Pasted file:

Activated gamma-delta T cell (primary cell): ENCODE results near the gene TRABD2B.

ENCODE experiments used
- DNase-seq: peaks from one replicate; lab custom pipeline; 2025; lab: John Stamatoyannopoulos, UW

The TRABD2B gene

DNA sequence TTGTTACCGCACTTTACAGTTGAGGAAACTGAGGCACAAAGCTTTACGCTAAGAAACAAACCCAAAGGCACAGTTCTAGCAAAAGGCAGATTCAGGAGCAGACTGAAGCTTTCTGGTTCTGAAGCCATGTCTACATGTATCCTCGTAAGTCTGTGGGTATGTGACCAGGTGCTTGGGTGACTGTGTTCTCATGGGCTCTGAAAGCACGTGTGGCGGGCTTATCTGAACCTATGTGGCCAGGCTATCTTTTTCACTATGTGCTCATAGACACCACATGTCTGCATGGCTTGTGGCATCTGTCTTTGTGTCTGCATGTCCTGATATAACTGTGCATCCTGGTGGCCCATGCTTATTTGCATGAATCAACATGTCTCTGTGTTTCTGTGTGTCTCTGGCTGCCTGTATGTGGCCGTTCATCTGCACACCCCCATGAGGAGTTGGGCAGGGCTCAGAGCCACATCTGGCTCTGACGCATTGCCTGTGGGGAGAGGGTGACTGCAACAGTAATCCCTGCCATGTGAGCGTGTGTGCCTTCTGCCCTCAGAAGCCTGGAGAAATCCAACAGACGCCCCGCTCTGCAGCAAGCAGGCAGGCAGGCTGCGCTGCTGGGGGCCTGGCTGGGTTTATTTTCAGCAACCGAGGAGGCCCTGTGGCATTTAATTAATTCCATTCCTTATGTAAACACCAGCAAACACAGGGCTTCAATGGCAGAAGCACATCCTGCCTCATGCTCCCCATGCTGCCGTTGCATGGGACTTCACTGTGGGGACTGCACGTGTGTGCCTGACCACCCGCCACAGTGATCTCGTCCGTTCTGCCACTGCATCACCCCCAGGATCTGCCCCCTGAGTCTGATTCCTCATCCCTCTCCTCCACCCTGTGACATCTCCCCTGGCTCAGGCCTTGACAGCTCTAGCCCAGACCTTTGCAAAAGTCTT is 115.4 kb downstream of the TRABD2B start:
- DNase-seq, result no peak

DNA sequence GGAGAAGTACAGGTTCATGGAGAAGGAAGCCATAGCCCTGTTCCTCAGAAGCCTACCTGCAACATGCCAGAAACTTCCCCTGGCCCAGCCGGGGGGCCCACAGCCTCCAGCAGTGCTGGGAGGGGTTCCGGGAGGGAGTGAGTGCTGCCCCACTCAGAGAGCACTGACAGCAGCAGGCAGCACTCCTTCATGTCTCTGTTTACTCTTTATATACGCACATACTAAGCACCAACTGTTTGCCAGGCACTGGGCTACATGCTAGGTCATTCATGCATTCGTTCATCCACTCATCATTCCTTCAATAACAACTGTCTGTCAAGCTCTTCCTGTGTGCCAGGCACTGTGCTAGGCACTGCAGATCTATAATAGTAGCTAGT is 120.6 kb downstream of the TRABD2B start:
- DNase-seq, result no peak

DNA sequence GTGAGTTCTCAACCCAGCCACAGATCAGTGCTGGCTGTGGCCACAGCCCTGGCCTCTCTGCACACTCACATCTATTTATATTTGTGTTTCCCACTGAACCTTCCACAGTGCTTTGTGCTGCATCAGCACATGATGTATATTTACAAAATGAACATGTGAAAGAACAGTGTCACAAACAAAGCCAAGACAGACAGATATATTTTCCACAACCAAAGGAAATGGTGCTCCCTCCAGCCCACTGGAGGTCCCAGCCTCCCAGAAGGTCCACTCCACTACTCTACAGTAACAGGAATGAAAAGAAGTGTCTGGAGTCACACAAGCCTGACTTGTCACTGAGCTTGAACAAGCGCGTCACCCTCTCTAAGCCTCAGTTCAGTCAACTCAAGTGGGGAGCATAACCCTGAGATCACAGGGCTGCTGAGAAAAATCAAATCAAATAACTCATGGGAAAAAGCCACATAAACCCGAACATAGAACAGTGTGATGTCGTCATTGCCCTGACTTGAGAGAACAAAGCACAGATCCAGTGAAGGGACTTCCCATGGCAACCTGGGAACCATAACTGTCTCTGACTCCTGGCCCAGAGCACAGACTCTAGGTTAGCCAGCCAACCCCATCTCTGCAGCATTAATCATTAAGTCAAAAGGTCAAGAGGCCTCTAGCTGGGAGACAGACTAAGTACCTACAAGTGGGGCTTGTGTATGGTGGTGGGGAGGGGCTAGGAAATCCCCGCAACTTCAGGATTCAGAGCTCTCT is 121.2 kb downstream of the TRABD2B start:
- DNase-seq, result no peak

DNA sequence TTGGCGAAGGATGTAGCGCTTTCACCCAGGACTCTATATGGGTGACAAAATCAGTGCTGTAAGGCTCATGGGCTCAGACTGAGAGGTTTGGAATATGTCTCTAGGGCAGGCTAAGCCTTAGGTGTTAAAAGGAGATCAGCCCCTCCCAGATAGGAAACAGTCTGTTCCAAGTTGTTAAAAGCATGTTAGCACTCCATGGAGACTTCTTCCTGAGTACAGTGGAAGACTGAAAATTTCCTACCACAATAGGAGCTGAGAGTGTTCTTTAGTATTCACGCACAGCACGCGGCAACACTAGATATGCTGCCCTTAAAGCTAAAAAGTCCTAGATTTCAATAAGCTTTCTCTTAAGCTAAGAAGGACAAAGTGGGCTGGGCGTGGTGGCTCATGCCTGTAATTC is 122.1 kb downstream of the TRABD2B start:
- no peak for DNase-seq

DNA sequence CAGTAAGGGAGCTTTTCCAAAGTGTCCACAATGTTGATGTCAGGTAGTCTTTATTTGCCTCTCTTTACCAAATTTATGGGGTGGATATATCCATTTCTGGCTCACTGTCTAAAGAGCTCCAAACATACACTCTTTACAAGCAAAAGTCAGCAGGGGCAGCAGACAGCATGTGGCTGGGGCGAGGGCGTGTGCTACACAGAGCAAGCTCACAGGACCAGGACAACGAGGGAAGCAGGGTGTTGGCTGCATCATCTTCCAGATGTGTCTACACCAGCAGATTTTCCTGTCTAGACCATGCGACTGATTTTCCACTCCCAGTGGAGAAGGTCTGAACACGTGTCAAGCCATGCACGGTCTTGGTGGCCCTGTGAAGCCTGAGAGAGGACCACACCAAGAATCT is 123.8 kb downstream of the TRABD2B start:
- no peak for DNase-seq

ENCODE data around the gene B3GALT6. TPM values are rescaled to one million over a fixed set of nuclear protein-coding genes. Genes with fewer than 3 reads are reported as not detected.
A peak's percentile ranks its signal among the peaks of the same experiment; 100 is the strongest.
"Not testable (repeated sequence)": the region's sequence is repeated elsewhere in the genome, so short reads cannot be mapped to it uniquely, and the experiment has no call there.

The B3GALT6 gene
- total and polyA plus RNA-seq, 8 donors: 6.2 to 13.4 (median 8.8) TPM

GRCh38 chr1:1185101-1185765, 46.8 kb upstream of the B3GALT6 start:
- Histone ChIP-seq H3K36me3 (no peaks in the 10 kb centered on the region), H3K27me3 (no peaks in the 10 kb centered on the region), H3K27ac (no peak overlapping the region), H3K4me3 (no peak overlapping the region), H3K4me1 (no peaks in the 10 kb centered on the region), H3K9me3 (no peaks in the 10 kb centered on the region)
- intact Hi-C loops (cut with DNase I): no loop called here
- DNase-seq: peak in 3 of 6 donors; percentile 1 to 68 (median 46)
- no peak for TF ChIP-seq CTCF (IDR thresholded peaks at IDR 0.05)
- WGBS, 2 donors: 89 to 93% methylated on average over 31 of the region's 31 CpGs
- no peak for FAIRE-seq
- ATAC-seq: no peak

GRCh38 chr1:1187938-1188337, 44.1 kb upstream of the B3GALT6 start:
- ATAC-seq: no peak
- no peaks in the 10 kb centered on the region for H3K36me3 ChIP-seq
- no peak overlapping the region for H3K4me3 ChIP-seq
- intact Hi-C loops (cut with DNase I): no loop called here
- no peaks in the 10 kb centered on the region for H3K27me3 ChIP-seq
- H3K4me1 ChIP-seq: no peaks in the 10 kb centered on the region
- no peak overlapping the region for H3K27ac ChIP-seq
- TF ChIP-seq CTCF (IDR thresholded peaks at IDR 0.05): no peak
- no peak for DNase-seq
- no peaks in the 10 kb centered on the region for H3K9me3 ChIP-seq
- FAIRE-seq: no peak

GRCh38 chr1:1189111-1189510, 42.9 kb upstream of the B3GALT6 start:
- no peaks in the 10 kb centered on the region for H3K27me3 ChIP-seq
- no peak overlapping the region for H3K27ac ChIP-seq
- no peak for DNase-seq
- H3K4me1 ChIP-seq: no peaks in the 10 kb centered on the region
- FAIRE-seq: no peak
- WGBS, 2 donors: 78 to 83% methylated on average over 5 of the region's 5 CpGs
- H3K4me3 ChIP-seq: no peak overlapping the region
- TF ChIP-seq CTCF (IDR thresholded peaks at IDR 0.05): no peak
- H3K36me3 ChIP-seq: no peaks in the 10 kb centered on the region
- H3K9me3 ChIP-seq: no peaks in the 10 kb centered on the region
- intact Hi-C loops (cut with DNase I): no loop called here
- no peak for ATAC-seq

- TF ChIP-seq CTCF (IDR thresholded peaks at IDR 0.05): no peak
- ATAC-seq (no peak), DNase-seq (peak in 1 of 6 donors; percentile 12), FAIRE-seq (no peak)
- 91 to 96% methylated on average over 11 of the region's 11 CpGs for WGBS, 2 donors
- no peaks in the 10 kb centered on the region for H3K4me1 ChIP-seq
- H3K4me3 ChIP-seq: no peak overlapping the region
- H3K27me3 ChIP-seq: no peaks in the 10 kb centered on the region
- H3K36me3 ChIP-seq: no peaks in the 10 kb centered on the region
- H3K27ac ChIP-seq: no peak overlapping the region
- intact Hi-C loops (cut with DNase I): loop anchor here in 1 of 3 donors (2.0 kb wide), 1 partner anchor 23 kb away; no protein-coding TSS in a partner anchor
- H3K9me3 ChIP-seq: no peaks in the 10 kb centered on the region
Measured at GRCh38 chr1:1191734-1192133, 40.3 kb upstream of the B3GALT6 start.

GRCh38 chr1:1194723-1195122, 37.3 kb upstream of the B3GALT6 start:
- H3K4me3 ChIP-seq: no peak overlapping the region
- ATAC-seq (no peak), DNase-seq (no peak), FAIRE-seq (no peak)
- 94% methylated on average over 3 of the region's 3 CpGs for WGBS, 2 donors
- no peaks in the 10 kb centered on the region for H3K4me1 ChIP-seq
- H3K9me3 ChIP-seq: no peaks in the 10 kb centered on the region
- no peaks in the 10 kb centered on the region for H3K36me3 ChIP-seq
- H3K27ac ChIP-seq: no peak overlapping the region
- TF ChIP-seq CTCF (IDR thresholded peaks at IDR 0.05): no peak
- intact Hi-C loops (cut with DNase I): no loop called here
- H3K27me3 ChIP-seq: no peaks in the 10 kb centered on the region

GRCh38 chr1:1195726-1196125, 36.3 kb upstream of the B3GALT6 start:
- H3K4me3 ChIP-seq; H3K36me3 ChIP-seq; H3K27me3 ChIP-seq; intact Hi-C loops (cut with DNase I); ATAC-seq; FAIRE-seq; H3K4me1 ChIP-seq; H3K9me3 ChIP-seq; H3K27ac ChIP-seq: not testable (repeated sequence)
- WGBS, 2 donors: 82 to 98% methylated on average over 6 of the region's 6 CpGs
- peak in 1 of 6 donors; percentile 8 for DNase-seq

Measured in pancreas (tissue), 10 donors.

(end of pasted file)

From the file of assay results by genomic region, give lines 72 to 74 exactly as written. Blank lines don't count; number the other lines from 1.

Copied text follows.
- TF ChIP-seq CTCF (IDR thresholded peaks at IDR 0.05): no peak
- intact Hi-C loops (cut with DNase I): no loop called here
- H3K27me3 ChIP-seq: no peaks in the 10 kb centered on the region